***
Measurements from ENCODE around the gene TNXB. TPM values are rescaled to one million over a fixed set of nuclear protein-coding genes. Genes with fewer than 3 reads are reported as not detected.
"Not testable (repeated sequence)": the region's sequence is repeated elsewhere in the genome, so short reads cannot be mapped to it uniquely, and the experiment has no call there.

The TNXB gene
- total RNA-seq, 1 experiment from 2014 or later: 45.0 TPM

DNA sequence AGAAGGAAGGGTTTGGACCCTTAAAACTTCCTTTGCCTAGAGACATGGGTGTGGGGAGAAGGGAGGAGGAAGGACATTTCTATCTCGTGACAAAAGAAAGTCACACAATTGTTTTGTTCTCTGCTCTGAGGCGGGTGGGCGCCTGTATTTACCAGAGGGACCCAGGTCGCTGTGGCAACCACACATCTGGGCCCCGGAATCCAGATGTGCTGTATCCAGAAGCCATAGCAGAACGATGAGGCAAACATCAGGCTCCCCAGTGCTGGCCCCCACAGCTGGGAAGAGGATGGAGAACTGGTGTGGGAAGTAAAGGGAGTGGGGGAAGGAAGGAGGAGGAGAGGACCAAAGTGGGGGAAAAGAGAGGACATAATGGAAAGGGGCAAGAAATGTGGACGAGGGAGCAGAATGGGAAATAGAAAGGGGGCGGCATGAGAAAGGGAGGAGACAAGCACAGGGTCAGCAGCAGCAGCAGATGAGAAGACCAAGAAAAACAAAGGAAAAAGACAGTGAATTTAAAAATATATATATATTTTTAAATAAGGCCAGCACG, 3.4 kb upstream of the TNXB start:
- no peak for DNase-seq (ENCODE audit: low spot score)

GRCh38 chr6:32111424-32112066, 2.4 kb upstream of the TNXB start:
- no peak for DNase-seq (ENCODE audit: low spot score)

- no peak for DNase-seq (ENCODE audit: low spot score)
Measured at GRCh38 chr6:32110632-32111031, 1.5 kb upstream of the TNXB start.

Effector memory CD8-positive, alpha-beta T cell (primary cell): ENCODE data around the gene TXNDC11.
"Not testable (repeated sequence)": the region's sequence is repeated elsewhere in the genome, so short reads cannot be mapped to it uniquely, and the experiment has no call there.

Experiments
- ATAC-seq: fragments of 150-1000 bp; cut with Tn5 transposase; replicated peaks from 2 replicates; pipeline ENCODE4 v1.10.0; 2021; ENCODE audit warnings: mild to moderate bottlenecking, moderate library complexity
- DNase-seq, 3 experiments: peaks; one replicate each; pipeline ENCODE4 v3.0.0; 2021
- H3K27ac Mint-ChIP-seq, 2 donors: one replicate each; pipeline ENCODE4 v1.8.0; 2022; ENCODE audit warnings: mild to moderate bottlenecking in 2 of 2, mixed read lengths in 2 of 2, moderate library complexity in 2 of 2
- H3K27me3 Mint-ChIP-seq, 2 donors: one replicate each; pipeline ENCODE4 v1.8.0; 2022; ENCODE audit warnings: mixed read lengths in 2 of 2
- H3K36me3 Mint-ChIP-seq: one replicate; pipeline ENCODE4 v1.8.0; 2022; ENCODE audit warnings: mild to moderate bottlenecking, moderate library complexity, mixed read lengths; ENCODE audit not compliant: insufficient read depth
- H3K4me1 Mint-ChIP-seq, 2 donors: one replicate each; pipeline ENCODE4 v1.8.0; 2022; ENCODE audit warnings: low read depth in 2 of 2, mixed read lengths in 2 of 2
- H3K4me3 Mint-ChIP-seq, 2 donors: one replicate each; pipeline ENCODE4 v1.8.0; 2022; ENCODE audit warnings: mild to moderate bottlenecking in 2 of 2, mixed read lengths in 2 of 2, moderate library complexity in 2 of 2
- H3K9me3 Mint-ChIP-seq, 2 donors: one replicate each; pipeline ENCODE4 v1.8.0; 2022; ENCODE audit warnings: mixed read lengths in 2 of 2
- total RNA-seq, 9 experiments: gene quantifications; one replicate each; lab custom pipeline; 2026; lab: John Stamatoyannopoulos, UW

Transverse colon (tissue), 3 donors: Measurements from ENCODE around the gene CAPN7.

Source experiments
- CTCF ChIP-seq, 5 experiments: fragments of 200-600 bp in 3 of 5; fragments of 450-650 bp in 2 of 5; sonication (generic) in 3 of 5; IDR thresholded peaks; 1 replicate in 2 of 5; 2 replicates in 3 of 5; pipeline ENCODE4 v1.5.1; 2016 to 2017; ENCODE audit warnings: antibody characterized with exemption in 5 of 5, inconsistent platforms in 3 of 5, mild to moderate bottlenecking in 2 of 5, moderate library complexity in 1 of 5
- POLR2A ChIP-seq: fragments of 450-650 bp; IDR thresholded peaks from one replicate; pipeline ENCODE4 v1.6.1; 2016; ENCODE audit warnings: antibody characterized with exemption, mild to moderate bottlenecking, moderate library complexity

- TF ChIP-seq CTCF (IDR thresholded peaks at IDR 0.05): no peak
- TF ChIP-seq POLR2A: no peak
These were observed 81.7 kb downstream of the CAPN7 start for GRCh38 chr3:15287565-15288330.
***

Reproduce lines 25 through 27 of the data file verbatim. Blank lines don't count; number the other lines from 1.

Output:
- CTCF ChIP-seq, 5 experiments: fragments of 200-600 bp in 3 of 5; fragments of 450-650 bp in 2 of 5; sonication (generic) in 3 of 5; IDR thresholded peaks; 1 replicate in 2 of 5; 2 replicates in 3 of 5; pipeline ENCODE4 v1.5.1; 2016 to 2017; ENCODE audit warnings: antibody characterized with exemption in 5 of 5, inconsistent platforms in 3 of 5, mild to moderate bottlenecking in 2 of 5, moderate library complexity in 1 of 5
- POLR2A ChIP-seq: fragments of 450-650 bp; IDR thresholded peaks from one replicate; pipeline ENCODE4 v1.6.1; 2016; ENCODE audit warnings: antibody characterized with exemption, mild to moderate bottlenecking, moderate library complexity

- TF ChIP-seq CTCF (IDR thresholded peaks at IDR 0.05): no peak